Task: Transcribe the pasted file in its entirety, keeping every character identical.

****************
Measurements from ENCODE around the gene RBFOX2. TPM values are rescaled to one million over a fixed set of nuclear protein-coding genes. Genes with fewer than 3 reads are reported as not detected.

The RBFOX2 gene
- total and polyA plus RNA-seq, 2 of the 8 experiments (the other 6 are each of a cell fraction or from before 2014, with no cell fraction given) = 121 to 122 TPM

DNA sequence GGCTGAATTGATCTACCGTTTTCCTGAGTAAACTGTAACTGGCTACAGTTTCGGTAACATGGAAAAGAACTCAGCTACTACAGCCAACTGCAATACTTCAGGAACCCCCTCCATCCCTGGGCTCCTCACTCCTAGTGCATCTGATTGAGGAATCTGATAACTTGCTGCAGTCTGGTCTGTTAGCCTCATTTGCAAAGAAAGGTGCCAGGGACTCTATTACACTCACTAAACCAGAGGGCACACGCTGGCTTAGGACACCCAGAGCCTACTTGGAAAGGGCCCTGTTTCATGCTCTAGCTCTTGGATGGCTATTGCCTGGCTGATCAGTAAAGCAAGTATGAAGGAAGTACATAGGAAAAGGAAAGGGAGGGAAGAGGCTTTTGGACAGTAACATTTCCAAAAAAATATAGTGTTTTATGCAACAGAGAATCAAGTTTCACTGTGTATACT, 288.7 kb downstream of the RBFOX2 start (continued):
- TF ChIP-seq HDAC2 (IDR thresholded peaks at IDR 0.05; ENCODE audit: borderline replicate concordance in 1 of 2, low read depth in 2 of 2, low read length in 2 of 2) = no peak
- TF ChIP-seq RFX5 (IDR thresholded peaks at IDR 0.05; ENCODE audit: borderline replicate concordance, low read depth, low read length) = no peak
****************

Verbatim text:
Measurements from ENCODE around the gene RBFOX2. TPM values are rescaled to one million over a fixed set of nuclear protein-coding genes. Genes with fewer than 3 reads are reported as not detected.

The RBFOX2 gene
- total and polyA plus RNA-seq, 2 of the 8 experiments (the other 6 are each of a cell fraction or from before 2014, with no cell fraction given) = 121 to 122 TPM

DNA sequence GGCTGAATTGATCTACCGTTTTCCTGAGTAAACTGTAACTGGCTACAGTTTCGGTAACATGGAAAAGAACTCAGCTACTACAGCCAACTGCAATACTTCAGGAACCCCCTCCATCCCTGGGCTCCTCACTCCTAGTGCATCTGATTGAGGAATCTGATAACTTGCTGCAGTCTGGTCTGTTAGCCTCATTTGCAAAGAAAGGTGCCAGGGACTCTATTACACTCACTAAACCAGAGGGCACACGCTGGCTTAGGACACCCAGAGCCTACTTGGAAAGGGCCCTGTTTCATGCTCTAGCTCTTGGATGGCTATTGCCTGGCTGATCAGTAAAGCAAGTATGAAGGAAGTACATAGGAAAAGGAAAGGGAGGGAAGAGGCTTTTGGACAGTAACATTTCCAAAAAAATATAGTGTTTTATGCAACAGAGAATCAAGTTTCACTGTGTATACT, 288.7 kb downstream of the RBFOX2 start (continued):
- TF ChIP-seq HDAC2 (IDR thresholded peaks at IDR 0.05; ENCODE audit: borderline replicate concordance in 1 of 2, low read depth in 2 of 2, low read length in 2 of 2) = no peak
- TF ChIP-seq RFX5 (IDR thresholded peaks at IDR 0.05; ENCODE audit: borderline replicate concordance, low read depth, low read length) = no peak